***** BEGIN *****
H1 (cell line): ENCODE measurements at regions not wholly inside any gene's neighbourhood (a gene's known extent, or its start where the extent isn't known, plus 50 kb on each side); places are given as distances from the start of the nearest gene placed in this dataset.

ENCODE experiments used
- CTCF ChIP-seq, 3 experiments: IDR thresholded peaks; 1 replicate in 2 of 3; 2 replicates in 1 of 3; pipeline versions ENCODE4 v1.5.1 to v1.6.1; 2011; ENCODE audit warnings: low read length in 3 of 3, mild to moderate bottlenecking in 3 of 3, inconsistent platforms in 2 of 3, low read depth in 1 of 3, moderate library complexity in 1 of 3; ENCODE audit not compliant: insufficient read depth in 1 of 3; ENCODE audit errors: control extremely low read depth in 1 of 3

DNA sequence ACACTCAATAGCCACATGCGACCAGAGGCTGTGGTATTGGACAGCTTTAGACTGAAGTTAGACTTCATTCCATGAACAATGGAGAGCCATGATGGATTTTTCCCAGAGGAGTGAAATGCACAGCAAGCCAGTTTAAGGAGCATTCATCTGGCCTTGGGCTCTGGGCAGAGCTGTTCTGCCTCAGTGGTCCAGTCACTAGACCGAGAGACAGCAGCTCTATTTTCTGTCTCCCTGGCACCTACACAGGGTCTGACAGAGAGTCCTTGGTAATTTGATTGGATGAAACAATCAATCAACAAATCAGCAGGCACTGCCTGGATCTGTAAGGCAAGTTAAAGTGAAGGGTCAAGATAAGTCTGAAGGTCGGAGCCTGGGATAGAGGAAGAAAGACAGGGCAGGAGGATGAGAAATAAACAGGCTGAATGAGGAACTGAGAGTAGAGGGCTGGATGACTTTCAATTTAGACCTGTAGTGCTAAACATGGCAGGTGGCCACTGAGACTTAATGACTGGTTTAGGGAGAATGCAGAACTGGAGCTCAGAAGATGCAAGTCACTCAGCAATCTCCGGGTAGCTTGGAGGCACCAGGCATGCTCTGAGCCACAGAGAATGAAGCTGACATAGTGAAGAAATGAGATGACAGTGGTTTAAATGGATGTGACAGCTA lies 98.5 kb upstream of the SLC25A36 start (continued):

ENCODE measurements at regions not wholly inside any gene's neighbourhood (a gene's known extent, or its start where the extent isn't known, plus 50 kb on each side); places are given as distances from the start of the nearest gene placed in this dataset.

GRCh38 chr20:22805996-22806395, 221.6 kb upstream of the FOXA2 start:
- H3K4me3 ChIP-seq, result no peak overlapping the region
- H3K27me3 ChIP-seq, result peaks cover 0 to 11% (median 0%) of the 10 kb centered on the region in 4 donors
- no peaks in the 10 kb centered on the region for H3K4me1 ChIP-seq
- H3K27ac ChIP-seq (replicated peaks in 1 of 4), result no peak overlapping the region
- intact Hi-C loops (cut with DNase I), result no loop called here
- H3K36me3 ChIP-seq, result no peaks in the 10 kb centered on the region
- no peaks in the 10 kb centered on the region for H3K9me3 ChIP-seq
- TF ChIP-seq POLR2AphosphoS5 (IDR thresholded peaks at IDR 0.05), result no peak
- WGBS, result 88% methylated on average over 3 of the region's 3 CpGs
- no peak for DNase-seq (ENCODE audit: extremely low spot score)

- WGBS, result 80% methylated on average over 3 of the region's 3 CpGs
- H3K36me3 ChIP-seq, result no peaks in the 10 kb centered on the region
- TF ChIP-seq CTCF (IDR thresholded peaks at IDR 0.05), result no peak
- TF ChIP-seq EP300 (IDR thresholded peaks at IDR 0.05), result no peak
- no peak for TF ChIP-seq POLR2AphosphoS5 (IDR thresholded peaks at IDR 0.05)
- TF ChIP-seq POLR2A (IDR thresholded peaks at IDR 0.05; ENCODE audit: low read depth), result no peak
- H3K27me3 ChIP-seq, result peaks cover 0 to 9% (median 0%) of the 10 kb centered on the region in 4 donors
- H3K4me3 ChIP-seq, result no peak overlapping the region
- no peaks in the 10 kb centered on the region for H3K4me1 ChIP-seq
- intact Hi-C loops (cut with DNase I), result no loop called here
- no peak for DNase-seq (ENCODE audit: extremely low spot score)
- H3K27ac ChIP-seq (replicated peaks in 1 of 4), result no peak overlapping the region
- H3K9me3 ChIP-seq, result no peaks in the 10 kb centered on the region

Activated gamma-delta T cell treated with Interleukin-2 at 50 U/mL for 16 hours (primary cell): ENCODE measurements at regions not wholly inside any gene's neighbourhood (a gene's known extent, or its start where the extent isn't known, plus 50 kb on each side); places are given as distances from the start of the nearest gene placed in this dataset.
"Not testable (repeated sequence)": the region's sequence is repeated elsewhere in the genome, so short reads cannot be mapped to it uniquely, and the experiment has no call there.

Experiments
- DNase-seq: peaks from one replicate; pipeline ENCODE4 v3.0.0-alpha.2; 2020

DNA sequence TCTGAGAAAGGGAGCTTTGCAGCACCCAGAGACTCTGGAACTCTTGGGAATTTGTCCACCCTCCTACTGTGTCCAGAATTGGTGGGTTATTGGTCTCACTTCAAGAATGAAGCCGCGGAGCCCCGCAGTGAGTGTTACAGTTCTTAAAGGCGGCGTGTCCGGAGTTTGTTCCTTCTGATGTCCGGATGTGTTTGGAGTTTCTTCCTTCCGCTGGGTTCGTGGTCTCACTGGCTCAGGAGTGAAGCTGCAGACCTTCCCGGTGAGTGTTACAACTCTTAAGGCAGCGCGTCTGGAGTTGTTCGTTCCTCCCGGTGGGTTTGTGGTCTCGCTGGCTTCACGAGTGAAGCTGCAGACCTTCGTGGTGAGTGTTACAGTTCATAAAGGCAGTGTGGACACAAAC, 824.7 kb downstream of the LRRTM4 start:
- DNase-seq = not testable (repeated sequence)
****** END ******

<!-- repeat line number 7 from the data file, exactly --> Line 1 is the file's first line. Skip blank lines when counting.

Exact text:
- H3K4me3 ChIP-seq, result no peak overlapping the region